What a strange word, right? The internet labels executive dysfunction as “the disruption to the efficacy of cognitive functions, which is a group of cognitive functions that regulate, control, and manage other cognitive functions.”
In other words, doing what you’re supposed to do is really hard.
It’s not that we don’t want to. Hell, executive dysfunction has kept me from writing an article a day for Autism Acceptance Month, like I was super excited about doing. I had my entire schedule planned out for writing it, because doing that ahead of time helps keep me on track. But I’ve only written a few articles, and it’s April 12th. Nearly half over, and there’s still a lot of ground to cover.
Often, executive dysfunction is associated heavily with laziness, when in reality, it is anything but. It blocks important grooming habits, cleaning habits, and requires often creative workarounds. For myself, I cannot bully myself and go “I am so lazy, why can’t I do this simple, simple thing?” the simple thing is showering. I have gone three weeks to a month without stepping foot into a bathtub or shower. Gross? Yeah, it is. But that’s only because until now, I haven’t figured what was going on and how to help it.
Executive dysfunction presents itself in not just autism, but also depression, BPD, bipolar disorder, ADHD, anxiety, etc. It is comorbid with many mental illnesses, though autism itself is not a mental illness, but a neurotype. With 1 in 3 individuals dealing with mental illness, that’s a lot of people potentially not showering.
Executive dysfunction pertaining to autism is a little harder to deal with, because no amount of medication will help. I tried herbal supplements, disciplining myself when I didn’t do the thing I was supposed to be doing, even energy drinks. My issue wasn’t a low energy issue, though. It’s the way my brain is wired.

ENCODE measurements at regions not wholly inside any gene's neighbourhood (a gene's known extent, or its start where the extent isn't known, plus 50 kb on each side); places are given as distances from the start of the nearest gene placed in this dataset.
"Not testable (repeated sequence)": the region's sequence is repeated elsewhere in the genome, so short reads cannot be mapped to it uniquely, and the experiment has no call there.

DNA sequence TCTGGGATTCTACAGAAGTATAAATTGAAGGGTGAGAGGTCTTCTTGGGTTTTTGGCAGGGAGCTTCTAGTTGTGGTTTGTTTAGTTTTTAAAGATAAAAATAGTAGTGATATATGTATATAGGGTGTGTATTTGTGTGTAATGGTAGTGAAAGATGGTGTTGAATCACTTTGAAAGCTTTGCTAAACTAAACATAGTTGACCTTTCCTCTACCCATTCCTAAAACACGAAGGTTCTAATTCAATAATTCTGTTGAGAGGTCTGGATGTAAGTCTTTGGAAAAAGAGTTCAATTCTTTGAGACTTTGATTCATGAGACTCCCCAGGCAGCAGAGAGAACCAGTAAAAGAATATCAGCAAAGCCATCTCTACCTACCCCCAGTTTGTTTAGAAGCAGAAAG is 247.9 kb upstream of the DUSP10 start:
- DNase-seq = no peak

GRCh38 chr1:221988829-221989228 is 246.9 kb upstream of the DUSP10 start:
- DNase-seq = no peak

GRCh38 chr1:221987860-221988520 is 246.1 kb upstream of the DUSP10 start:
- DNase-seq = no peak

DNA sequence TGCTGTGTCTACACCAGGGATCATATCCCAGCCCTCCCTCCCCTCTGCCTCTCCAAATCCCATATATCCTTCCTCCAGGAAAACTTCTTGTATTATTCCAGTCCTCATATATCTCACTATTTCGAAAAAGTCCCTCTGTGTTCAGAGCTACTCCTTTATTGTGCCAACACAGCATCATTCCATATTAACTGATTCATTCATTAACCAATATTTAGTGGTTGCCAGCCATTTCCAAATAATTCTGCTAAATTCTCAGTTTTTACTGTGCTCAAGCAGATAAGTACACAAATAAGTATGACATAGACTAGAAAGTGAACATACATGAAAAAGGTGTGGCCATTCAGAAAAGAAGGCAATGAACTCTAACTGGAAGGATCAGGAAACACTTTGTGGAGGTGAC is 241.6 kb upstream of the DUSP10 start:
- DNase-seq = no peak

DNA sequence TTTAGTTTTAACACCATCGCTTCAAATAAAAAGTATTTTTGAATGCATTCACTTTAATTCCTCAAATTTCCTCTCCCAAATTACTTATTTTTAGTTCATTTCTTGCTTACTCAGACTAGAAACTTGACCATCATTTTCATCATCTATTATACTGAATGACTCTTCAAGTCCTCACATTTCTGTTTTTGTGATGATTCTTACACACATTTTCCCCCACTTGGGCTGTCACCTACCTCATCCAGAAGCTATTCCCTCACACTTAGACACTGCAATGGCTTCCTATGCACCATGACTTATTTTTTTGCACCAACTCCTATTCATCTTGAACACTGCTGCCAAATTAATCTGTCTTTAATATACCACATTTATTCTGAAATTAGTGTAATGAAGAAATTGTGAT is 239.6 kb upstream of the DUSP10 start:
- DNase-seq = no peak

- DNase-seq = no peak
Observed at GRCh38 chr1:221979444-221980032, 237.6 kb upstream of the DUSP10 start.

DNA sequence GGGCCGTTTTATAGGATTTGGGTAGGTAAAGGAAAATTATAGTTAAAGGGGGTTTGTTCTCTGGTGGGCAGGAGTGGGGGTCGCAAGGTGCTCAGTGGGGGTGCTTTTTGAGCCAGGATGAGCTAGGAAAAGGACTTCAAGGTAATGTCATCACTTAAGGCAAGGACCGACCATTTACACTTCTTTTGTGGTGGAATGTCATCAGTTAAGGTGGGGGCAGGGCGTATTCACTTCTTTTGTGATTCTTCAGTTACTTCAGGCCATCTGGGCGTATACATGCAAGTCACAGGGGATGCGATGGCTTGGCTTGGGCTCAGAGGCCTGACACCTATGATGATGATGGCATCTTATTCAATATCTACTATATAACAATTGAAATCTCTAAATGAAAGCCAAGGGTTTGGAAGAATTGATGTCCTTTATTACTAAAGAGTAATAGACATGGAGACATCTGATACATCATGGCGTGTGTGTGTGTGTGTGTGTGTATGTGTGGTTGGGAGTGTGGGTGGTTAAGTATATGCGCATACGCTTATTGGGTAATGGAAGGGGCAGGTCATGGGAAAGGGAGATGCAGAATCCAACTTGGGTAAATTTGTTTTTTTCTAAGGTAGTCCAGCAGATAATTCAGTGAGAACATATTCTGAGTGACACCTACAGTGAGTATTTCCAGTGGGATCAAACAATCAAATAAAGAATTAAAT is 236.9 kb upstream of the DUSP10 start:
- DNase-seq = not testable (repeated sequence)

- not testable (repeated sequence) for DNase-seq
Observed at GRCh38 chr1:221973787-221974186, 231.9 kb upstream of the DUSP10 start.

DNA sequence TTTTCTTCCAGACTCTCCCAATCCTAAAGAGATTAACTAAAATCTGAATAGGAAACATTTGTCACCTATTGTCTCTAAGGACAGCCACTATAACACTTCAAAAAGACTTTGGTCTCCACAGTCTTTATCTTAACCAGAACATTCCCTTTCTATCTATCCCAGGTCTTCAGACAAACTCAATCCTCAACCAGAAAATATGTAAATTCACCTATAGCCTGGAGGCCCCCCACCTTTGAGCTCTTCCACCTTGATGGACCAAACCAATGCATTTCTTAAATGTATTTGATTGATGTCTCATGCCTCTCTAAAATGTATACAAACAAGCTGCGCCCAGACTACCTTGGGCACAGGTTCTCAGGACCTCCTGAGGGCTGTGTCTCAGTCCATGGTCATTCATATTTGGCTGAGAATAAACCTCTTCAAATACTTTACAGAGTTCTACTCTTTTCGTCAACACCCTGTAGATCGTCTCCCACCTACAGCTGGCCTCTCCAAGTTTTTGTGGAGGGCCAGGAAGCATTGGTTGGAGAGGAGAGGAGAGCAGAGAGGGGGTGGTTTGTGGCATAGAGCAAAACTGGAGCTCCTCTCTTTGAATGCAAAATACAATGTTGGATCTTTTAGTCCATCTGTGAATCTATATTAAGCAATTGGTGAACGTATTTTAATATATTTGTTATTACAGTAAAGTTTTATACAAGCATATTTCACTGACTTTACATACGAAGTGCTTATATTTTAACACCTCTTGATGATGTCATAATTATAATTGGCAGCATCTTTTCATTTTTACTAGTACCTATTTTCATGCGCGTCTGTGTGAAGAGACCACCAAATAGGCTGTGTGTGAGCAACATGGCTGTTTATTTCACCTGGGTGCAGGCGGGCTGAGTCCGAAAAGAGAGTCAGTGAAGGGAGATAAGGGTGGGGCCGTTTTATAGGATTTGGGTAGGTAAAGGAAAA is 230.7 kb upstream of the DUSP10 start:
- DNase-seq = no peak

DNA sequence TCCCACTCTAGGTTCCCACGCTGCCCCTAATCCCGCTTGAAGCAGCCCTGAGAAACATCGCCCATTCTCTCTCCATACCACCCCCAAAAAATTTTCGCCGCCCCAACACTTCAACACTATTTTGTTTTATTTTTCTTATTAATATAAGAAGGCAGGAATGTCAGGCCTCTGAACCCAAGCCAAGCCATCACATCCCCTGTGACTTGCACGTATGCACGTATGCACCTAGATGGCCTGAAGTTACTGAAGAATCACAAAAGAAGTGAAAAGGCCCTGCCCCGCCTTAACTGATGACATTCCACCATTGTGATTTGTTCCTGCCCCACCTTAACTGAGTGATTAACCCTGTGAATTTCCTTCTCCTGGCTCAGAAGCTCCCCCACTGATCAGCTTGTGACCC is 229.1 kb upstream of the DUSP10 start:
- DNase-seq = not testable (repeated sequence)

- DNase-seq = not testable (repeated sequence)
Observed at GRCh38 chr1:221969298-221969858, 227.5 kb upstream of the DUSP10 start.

A couple of ways I work around executive dysfunction is allowing myself to recognize the blockage. I tell myself “Though what is happening isn’t helpful, I recognize this obstacle and will allow myself time to ready myself.” If this isn’t enough, I contact a friend to encourage me. I also try to have someone do a task with me. For example, ten minutes ago my friend Sam told me if I cleaned off my bedside table, they would shower. It wasn’t a major event, but it helped me get up.
Executive dysfunction is one of the things that frustrates me the most about being autistic. On paper, I am a terrible friend. I don’t answer messages quickly(if at all), I don’t always answer phone calls, and sometimes I don’t send friends gifts when I’m supposed to(Promised gifts, not in general. None of my friends are so shallow they demand gifts) For the most part, my friends are extremely forgiving, knowing that I struggle not only with finances, movement, and parenting a child, but that I’m often being pulled in several different directions at once because of the combination of things I have to do. This doesn’t stop outsiders from commenting, however.
I mostly get comments on my appearance and my son’s appearance. My son despises clothing, which people understand, but his hair is curly and unkempt. He doesn’t allow me to brush it, so I space those out to bathtime. If this weren’t coupled with my own appearance, which is me dressing for comfort, not shaving my legs or armpits, keeping my hair up because it’s pretty greasy, it wouldn’t be such a big deal.
Luckily, most mothers and parents I know are hot messes and don’t judge me for skipping a shower or only running a washcloth over my body. And most mentally ill friends I have also have issues bathing and finding the will to keep themselves groomed.
Executive dysfunction doesn’t just mean we don’t shower. Some autistics have little to no issues with grooming. it can pertain to schoolwork, your job, even just walking into a room. And it can manifest in different ways depending on what day it is. You can even call it “extreme procrastination,” which is pretty close to what it is.
As a reminder, please visit the Autism Acceptance Month fundraiser on facebook and think about helping my friend and I donate to ASAN!